Each day, hackers come up with new and innovative ways to trick individuals into providing personal information. These types of attacks are commonly referred to as social engineering attacks. Social engineering is the tactic of manipulating, influencing, or deceiving a victim to gain control over a computer system or steal personal and financial information. Currently, there are three main types of social engineering attacks.
In phishing attacks, hackers send malicious emails with information about a free product, pose as a service you use, or pretend to be a friend trying to get in touch with you. When you click on a link or open an attachment from these emails, malicious files are downloaded to your device, causing it to be held for ransom.
SMS phishing, or ‘smishing,’ happens when hackers try to steal your personal details by posing as a trusted person or service via text message. For example, a cybercriminal could pose as a representative from your bank and ask you to click on a link to connect to your bank’s “web page” and verify a recent suspicious charge. Others might ask you to call a customer service number, conveniently included within the text message, regarding a compromised account. Hackers even pose as celebrities or charitable foundations, sending text messages asking for donations to aid with hurricane relief or animal rescues. Once you input your bank information, credit card number, or social security number, the criminal can make fraudulent charges.
Vishing is voice or voicemail phishing. This occurs when hackers call your phone number to speak to you or leave voice messages. They claim to be from a reputable company, often mentioning outstanding bills or account emergencies in order to confuse you and ask for personally identifiable information such as bank and credit card information.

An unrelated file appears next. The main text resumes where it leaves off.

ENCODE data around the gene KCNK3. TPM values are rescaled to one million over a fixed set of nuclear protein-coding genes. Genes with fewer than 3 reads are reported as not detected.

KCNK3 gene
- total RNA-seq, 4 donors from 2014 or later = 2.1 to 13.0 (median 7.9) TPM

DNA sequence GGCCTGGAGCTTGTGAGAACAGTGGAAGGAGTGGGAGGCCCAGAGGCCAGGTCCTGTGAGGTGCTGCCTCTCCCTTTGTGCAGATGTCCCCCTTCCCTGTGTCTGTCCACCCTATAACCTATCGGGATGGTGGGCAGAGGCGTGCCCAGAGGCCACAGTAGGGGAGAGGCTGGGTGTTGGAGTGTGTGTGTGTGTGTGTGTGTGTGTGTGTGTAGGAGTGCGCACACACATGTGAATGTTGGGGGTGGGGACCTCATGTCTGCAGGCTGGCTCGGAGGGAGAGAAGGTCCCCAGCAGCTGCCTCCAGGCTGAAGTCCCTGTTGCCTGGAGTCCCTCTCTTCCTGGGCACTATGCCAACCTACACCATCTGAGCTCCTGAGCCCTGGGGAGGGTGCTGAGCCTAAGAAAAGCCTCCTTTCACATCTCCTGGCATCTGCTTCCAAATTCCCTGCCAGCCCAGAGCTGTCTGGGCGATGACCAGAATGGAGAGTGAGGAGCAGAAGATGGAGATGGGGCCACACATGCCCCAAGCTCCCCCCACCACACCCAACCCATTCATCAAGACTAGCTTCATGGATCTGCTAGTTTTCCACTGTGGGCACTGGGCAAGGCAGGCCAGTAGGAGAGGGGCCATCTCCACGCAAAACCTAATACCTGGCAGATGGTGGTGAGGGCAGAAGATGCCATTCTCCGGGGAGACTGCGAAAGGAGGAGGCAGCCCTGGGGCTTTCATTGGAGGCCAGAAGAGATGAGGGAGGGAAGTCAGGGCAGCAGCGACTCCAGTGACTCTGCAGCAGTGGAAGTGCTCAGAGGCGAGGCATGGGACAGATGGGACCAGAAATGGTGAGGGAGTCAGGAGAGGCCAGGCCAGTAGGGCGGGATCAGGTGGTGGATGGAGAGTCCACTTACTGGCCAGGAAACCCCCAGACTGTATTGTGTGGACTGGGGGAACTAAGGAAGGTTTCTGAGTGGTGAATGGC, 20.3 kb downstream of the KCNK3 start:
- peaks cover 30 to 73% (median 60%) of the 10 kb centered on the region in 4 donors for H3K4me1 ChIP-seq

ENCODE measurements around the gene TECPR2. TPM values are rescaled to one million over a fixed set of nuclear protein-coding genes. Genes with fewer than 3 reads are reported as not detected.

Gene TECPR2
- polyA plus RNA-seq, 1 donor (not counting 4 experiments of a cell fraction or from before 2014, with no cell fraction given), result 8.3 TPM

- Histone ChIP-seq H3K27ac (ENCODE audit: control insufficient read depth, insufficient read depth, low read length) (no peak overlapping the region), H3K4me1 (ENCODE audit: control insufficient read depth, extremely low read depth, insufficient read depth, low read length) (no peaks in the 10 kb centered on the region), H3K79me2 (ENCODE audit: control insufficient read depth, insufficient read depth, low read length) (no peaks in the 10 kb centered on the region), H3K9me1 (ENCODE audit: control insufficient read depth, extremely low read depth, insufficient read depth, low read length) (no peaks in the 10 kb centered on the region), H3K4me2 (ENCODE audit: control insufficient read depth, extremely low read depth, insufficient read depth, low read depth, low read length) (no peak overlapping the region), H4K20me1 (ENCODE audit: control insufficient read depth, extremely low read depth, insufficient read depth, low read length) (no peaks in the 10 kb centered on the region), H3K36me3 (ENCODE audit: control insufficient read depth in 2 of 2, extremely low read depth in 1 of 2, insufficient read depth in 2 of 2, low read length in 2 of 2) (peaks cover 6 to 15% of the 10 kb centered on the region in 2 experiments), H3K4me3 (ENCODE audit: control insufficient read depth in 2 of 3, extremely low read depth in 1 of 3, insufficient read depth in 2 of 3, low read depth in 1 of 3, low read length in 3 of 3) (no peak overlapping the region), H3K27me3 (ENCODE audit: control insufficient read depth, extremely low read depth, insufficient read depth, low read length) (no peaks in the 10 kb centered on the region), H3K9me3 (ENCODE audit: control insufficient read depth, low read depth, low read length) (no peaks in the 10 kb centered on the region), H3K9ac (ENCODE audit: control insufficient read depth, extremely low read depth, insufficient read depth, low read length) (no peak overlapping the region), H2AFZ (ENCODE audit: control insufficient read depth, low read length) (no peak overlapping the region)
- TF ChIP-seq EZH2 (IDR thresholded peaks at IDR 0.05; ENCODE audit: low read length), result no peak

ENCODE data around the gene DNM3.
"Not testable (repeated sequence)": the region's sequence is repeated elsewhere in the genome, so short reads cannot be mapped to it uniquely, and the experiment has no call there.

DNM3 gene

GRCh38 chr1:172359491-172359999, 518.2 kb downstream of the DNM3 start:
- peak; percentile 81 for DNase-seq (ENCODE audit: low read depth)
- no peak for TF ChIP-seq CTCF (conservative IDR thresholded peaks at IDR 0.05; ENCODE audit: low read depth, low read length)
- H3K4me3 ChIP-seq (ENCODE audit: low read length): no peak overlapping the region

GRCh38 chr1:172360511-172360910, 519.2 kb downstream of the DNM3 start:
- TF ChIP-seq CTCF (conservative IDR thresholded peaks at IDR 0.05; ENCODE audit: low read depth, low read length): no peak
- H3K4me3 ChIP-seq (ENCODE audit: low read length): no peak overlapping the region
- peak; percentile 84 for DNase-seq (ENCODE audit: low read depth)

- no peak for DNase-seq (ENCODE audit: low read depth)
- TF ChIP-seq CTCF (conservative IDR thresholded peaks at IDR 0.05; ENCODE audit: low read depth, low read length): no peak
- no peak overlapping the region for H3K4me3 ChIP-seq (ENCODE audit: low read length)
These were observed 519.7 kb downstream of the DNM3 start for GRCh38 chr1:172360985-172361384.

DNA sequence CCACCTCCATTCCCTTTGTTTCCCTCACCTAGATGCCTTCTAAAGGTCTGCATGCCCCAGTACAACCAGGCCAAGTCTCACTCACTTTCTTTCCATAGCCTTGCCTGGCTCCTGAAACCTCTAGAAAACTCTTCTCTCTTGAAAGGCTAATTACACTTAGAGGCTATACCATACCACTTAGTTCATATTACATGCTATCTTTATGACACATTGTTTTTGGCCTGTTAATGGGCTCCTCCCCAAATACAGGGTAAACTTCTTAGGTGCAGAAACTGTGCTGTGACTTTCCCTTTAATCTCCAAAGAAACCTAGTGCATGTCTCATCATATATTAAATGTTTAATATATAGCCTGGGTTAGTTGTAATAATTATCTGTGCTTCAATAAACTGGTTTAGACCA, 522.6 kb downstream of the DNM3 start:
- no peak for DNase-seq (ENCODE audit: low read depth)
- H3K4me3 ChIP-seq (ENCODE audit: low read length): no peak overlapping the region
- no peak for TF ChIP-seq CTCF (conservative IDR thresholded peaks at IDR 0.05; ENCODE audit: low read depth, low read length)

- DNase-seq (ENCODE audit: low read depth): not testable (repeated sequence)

Spotting Social Engineering
For Smishing, look at the phone number that sent the text message. Do you recognize it? Sometimes the first few numbers or the country code can reveal that the message is coming from another country. Additionally, many automated texts from institutions like banks are only a few numbers, rather than a full ten-digit phone number. A good general hint is to never click on a link in an SMS, and instead find the link on your computer through official websites.
What about Vishing? Typically, vishers will call from restricted or unrecognizable numbers. If you do not recognize it, let it go to voicemail. Most of the time, vishers will not leave a voicemail, but if they do, you will have more time to determine its legitimacy when you do not feel rushed to answer questions. Vishers often pretend to be calling from a government agency, financial organization, or law enforcement agency. They will usually ask for sensitive information such as social security numbers, mother’s maiden name, or childhood home address.
Staying up to date with current smishing and vishing campaigns can help you be aware of what to watch out for. Click here for information from the Social Security Administration’s website.
Limiting telemarketer calls and messages also reduces the chances of being targeted by phishing, smishing, and vishing. If you do not want to receive calls or texts from telemarketers, you can register your home or mobile phone number for free at: https://www.donotcall.gov/
If you have any questions about the validity of a text message or voicemail, especially any claiming to be from a member of the Clark University community, contact the ITS Help Desk by emailing email@example.com or calling 508-793-7745.
Our monthly information security articles are written by Alex Magid, Information Privacy and Compliance Analyst. ITS is proud to announce that Alex was recently nominated as a candidate for Educause’s Board of Directors, and additionally has been awarded a scholarship by the Regulated Research Community of Practice to attend the Educause Cybersecurity and Privacy Professionals Conference.